Donald Trump’s recent resistance to cut ties with his personal businesses suggests that he is unconcerned by the appearance that he may benefit financially from being president of the United States.
His appeal as a billionaire, and his ability to use his wealth as an asset with voters of vastly different economic means, helps explain his lack of concern.
One key to understanding Trump’s allure is his experience in the wildly popular financial self-help circuit. As a book author and a well-paid speaker, Trump learned about the “common folk” who aspire to financial freedom and revere the rich.
It was in this world that Trump perfected his charismatic performance in front of live audiences who were unhappy with their financial lives and sought change.
Two of Trump’s books were co-authored with Robert Kiyosaki, author of the best-selling “Rich Dad Poor Dad.” For two years, I studied fans of financial self-help and the people who read Kiyosaki’s books. I attended their meetings, played a financial board game with them called Cashflow, and interviewed them.
Fans of financial self-help are told that financial success should not be the result of studying and working hard at a job, but instead can be based on profiting from the work and time of others and on having “money work for you.” People who don’t do this can only fault themselves.
In his campaign, Trump mobilized voters’ discontent with the economy, surgically avoiding questioning the role of the rich in furthering income inequality. This is a prevalent theme of financial self-help.
The rich, including those selling books and seminars to those who aspire to wealth, are seen as deserving because they are financially intelligent and know how to recognize opportunities.
In their first debate, Hillary Clinton attacked Trump for not having paid income tax in years. Trump interrupted Clinton’s accusation not by denying it, but rather by stating that avoiding income tax made him smart.
While many were outraged, this kind of talk is common in financial self-help circles: The rich benefit from tax loopholes because they are financially intelligent.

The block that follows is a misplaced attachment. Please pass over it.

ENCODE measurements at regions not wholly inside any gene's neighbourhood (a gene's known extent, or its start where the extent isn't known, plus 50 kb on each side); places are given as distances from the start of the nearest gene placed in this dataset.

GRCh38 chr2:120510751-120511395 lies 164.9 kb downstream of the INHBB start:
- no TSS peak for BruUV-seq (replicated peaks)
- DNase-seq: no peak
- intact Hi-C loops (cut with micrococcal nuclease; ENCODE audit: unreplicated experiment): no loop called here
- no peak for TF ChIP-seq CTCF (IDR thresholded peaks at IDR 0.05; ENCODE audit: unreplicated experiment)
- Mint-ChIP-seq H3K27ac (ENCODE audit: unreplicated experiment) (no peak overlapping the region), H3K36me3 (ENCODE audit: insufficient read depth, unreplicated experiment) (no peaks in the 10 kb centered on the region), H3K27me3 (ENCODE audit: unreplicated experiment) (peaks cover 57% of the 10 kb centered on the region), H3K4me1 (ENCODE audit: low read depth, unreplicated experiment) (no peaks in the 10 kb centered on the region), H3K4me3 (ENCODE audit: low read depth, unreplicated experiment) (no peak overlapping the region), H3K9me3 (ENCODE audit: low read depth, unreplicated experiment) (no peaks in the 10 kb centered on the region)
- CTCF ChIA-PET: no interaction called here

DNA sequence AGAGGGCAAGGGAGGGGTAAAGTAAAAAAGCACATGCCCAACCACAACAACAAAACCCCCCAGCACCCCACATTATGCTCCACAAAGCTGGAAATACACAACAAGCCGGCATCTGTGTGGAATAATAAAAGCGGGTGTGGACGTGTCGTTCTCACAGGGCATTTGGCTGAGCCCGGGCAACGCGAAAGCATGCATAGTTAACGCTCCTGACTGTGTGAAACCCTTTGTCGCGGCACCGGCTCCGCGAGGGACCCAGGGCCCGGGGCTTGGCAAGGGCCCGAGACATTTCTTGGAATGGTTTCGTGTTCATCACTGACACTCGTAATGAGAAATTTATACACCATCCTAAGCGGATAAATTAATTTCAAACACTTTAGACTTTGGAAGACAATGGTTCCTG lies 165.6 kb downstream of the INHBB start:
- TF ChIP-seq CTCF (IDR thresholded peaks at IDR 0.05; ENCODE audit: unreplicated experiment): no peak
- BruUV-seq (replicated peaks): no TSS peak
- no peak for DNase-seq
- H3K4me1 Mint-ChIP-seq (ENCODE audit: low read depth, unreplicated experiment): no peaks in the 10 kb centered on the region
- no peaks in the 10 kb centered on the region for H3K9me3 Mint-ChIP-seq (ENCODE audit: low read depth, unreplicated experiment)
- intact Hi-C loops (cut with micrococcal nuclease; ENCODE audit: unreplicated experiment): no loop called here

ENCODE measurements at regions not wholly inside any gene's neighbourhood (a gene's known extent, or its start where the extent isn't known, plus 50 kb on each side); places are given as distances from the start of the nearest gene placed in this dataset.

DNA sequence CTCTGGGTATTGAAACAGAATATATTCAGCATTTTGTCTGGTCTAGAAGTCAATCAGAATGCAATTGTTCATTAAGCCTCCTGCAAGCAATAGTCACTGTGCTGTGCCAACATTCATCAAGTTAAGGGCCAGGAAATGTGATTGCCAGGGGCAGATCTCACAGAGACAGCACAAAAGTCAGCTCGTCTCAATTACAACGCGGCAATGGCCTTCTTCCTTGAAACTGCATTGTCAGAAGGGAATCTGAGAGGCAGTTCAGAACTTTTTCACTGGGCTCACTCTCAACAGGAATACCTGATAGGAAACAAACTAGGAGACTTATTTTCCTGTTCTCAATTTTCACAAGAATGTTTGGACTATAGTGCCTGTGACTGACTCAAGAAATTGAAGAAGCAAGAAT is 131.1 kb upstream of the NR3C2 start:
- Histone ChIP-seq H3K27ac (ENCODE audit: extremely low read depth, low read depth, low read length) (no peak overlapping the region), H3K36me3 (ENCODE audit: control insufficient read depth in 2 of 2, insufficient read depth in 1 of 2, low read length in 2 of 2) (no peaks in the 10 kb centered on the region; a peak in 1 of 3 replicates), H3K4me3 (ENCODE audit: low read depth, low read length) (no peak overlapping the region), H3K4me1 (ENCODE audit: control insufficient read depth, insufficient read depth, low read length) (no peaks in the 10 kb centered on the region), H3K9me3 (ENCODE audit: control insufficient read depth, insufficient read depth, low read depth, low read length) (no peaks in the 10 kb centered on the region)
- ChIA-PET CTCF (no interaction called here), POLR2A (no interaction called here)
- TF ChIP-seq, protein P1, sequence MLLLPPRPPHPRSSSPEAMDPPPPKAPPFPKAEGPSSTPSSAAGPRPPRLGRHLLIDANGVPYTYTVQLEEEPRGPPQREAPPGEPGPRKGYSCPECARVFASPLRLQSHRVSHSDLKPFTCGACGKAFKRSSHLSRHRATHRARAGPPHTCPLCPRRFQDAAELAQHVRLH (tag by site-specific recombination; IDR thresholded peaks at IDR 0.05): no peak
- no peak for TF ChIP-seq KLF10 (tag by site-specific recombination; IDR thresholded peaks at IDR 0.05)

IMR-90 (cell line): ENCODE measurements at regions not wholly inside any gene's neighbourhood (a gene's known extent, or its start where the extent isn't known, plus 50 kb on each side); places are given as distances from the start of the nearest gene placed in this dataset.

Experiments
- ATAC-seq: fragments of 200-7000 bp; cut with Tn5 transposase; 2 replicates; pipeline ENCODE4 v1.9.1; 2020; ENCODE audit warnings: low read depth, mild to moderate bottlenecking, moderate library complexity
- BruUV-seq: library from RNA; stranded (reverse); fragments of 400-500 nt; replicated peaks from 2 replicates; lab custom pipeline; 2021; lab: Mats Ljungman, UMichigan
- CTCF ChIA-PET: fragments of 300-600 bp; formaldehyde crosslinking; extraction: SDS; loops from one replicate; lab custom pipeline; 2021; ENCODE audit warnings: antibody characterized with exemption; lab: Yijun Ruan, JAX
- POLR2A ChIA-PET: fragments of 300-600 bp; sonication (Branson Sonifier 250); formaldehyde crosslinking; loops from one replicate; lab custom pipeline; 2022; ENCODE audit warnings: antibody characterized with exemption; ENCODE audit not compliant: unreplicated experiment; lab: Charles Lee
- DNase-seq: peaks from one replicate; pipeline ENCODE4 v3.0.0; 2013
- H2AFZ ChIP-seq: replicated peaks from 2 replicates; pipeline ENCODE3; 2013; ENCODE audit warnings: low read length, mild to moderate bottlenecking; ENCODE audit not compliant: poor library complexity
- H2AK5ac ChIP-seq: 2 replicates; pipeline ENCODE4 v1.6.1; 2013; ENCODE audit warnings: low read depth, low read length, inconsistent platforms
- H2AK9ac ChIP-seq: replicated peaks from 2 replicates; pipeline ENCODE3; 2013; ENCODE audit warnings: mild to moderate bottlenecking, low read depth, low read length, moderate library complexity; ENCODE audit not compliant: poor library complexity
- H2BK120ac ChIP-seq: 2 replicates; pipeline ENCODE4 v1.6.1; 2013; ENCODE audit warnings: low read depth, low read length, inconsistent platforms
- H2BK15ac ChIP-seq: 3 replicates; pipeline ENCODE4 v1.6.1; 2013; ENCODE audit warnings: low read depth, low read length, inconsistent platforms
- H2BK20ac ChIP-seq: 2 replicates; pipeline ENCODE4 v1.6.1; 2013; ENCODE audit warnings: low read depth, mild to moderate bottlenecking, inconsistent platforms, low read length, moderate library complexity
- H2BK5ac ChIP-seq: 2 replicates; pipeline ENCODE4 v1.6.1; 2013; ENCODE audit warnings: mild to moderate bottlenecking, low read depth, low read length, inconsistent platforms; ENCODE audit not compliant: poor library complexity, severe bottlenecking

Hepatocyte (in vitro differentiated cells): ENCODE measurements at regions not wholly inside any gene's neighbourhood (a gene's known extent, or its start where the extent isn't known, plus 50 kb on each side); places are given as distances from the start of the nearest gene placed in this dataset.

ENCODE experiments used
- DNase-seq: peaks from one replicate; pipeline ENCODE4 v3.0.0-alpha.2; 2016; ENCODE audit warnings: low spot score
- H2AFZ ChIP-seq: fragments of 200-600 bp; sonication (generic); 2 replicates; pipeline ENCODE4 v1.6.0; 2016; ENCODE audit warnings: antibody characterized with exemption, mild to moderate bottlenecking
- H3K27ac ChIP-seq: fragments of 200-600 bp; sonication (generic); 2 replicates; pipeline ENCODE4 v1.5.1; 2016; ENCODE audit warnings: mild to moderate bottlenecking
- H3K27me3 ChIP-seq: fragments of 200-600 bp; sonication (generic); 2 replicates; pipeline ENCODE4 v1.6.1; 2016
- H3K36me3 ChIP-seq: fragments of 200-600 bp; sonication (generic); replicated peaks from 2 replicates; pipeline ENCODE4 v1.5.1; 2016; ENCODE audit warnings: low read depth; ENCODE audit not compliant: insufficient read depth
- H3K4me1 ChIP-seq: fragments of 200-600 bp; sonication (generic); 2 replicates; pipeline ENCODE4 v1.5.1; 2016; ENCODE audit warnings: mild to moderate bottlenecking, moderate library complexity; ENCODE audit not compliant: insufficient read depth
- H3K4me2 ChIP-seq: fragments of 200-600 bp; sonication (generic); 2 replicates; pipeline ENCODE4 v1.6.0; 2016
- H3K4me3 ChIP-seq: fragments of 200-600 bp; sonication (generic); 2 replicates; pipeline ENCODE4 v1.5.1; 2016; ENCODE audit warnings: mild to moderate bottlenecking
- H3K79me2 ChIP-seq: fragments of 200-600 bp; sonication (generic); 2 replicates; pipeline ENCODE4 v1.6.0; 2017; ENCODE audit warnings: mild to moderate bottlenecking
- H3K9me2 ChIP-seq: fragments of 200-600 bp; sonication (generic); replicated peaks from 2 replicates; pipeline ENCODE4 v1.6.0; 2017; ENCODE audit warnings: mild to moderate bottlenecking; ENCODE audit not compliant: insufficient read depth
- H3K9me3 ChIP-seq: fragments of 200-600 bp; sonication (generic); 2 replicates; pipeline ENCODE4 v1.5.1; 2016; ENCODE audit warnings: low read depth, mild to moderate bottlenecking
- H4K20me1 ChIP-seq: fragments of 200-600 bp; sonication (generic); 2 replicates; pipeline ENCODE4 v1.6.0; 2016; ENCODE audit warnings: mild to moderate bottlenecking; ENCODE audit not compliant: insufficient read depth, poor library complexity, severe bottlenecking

Trump’s comfortable admission shows us something about him and about the language of financial self-help he cultivated. Financial self-help readers admire the rich and are not bothered by guru authors who profit from them, because that success shows that the gurus walk their talk and are truly smart.
Readers do not find it troubling that a major part of authors’ income comes from fans, or that stories in financial best-sellers are probably made up, as long as the advice “works” for them.
In “Why We Want You to Be Rich,” Trump and Kiyosaki argued that because they were already rich, they had no need to make more money, all the while cashing in on the very books that said so.
Fans responded to this kind of contradiction by praising both the authors’ earlier financial success and their shrewdness in taking advantage of the new opportunity to sell. Similarly, Trump operates on the notion that being already rich protects him from “special interests.” But he also campaigned on his alleged deal-making abilities, as long as his actions and message still “work” for those who support him.
Conflicts of interest are far from new in American politics, but the dimension of the problem for the president-elect and his dismissal of its seriousness are new. Never before has a president had ongoing stakes in businesses around the world on such a scale. Americans need to be more vigilant of the president-elect’s conflicts and do everything possible to protect democracy, but to do so successfully we must also understand why many Americans tolerate and even admire Trump’s behavior.
Trump’s dismissive reaction toward these concerns is rooted in how he appealed to his audience as a star in the financial self-help world. Trump’s personality and dubious ethics have been the center of attention for good reason, but so far have not hurt him electorally.
Therefore, we should also examine larger cultural representations at play. The widespread impression in the United States that having achieved wealth is a reflection of a certain kind of “smarts,” regardless of its ethical implications for the common good, has served Trump well but is simply wrong.
Daniel Fridman is an assistant professor in the Department of Sociology and the Teresa Lozano Long Institute of Latin American Studies at The University of Texas at Austin. He is the author of “Freedom from Work: Embracing Financial Self-Help in the United States and Argentina” (Stanford University Press, 2016).
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